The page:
Chalk said there was a lot riding on the superintendent’s shoulders because he or she will take the brunt of the responsibility of what the school corporation is doing. He said the Board members were picked to oversee that. Cripe said the chain of command is critical for any organizations to run efficiently, with the superintendent’s job to run the daily operations.
Morton said it was the Board’s duties to review the policies, come up with new policies as necessary and to evaluate the superintendent. Nelson said the superintendent has the bulk of the responsibility and the Board is “the one that works to provide him information and input in what maybe they hear in the community or maybe what they see as a need.” She said it wasn’t the Board’s role to listen to parents and hear them complain.
Another question asked, “In the U.S., we educate all students in our public schools, even those with moderate and severe cognitive disabilities. How do you feel about the education of all children?”
Chalk said he was a firm believer that every child has a right and deserves an education. Cripe said the obvious answer was that it was incumbent on public schools and adults to provide that education and do it well.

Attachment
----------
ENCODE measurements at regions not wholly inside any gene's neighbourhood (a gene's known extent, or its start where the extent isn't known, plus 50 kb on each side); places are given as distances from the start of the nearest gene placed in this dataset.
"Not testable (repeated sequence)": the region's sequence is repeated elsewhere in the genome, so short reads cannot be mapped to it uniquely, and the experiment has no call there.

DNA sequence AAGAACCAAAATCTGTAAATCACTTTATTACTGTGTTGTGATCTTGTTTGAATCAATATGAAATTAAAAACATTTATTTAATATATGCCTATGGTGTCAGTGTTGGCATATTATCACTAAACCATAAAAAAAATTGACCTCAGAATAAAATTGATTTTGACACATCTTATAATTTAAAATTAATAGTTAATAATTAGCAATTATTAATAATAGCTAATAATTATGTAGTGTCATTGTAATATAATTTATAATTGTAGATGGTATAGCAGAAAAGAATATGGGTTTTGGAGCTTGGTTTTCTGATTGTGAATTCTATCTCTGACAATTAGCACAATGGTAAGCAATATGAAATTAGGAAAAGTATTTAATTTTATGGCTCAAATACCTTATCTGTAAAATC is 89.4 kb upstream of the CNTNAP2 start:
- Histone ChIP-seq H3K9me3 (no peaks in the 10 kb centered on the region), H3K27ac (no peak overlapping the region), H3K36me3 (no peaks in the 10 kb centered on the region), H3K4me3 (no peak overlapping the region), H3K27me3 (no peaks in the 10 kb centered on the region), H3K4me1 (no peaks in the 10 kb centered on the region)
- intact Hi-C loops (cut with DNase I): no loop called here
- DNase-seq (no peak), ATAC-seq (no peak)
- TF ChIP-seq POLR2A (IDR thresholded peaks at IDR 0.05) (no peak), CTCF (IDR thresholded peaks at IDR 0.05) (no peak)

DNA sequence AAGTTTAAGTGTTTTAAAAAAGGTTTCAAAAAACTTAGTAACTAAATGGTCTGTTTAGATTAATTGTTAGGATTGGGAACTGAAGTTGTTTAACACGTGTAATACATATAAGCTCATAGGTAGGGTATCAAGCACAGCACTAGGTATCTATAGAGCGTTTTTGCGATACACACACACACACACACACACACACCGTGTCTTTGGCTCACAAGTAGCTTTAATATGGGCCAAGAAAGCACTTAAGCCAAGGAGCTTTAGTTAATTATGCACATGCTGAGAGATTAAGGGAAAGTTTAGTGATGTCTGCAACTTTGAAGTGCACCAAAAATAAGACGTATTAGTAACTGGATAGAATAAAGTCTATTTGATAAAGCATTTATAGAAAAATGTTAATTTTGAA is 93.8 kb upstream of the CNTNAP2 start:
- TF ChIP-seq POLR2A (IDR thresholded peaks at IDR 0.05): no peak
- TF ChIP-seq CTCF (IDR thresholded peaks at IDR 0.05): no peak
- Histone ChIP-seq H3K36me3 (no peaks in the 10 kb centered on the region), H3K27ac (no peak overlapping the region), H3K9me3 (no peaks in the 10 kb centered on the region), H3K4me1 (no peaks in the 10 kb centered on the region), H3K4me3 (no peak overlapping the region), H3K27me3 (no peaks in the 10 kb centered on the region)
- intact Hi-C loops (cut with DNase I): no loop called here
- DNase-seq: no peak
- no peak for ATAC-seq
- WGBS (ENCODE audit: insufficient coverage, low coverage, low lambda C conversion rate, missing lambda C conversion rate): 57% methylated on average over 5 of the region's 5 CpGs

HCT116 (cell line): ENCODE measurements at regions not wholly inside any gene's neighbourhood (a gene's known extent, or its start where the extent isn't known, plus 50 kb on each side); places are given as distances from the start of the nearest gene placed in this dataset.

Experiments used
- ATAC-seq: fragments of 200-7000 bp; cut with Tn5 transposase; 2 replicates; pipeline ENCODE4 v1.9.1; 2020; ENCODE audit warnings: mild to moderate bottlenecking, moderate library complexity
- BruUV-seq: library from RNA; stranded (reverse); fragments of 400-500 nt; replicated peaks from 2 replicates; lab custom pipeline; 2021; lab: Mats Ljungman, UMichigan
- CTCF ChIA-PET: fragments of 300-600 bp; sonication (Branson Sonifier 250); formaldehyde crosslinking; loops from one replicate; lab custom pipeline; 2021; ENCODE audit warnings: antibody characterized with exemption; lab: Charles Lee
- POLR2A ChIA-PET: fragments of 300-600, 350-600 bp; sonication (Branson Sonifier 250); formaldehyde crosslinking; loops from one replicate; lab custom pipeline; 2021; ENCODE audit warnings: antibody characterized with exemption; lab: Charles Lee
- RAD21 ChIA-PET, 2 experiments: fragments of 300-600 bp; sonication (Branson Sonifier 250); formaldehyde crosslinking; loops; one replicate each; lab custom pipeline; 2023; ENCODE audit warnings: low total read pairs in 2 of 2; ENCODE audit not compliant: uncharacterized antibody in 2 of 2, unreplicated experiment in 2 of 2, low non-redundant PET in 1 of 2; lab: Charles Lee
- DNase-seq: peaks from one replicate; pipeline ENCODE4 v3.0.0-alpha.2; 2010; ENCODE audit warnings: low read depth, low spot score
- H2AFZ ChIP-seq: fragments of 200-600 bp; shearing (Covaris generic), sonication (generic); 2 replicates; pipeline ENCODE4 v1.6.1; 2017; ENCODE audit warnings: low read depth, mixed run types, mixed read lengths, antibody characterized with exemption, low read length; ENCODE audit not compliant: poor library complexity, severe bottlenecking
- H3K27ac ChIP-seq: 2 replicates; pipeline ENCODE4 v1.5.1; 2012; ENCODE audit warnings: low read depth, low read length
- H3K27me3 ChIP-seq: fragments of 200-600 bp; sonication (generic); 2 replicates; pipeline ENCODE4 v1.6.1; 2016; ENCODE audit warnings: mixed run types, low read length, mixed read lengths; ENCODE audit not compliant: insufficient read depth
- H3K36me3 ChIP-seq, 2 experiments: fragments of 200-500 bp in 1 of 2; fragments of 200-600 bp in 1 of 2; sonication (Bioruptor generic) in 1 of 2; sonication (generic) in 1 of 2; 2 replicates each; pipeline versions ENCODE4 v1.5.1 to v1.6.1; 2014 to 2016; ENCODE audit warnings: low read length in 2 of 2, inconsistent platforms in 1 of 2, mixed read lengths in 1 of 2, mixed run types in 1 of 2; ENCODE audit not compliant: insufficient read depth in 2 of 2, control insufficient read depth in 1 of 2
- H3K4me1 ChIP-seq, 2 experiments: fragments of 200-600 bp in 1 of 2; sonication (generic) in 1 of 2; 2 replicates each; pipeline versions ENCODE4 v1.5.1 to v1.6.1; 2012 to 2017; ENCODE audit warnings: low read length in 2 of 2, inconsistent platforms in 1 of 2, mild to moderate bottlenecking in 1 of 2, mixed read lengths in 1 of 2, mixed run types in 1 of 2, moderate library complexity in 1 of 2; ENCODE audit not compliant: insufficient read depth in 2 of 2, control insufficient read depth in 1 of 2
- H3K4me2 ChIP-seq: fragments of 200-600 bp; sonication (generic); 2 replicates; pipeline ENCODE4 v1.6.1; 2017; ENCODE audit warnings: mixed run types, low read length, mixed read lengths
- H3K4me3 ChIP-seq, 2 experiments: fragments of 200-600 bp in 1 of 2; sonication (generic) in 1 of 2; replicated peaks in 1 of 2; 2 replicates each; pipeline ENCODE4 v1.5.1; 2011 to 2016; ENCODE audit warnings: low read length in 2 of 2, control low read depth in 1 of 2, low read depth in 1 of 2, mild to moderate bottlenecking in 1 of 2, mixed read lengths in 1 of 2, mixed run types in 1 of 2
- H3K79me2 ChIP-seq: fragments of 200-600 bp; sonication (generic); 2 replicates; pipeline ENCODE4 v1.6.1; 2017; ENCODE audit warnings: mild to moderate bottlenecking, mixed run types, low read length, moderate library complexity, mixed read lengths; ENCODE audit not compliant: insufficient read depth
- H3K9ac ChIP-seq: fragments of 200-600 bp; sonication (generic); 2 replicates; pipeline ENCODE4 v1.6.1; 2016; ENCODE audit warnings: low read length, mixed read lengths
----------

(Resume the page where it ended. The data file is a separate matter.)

Morton, who has an adult son with significant cognitive disability, said she feels very strongly about that and he did go to a public school. “We found that not only did it benefit my son, being around what you may say ‘normal’ children, but it also greatly benefitted the ‘normal’ children from being around students like my son,” she said.
Nelson said, “I think that’s the big holdup of private schools and the money they are getting because they do not have to accept children with disabilities.”
Rosenberry said every child has to have the opportunity to learn.
When asked, as a school board member, from whom would they ask for input when weighing key decisions, Morton said other board members; Nelson said other board members; Rosenberry said he would study and research the issue and talk to other board members if he doesn’t understand something; Chalk said he would want to research it and come together with other board members to talk about it; and Cripe said other board members, other school corporations who have dealt with similar issues, his wife and dad, the community, businesses and the folks impacted.
Another question asked how teacher performance should be measured. All the candidates, to different degrees, weren’t highly favorable in using state standardized tests to measure teachers’ effectiveness.
The referendum was referenced by several Board candidates when asked, “We have entered an era of dwindling financial support provided by the state. If necessary, how will you enlist or support for increased public school funding and/or bond issues from voters or taxpayers with no children in public schools?”
Chalk said as a small business person, he works on “very, very thin lines” and has to be creative. He said he read something Tuesday that the state spends roughly $10,000 a year per student, but that wasn’t enough provided what it takes to educate students.